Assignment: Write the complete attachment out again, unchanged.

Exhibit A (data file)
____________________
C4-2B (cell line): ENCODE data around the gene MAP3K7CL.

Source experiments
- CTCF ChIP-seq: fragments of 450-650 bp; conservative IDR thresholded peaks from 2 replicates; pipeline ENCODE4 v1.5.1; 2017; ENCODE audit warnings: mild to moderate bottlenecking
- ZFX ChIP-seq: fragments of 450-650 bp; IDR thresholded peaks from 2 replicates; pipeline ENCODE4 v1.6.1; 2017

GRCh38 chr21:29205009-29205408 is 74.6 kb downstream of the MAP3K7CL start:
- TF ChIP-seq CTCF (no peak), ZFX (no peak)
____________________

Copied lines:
C4-2B (cell line): ENCODE data around the gene MAP3K7CL.

Source experiments
- CTCF ChIP-seq: fragments of 450-650 bp; conservative IDR thresholded peaks from 2 replicates; pipeline ENCODE4 v1.5.1; 2017; ENCODE audit warnings: mild to moderate bottlenecking
- ZFX ChIP-seq: fragments of 450-650 bp; IDR thresholded peaks from 2 replicates; pipeline ENCODE4 v1.6.1; 2017

GRCh38 chr21:29205009-29205408 is 74.6 kb downstream of the MAP3K7CL start:
- TF ChIP-seq CTCF (no peak), ZFX (no peak)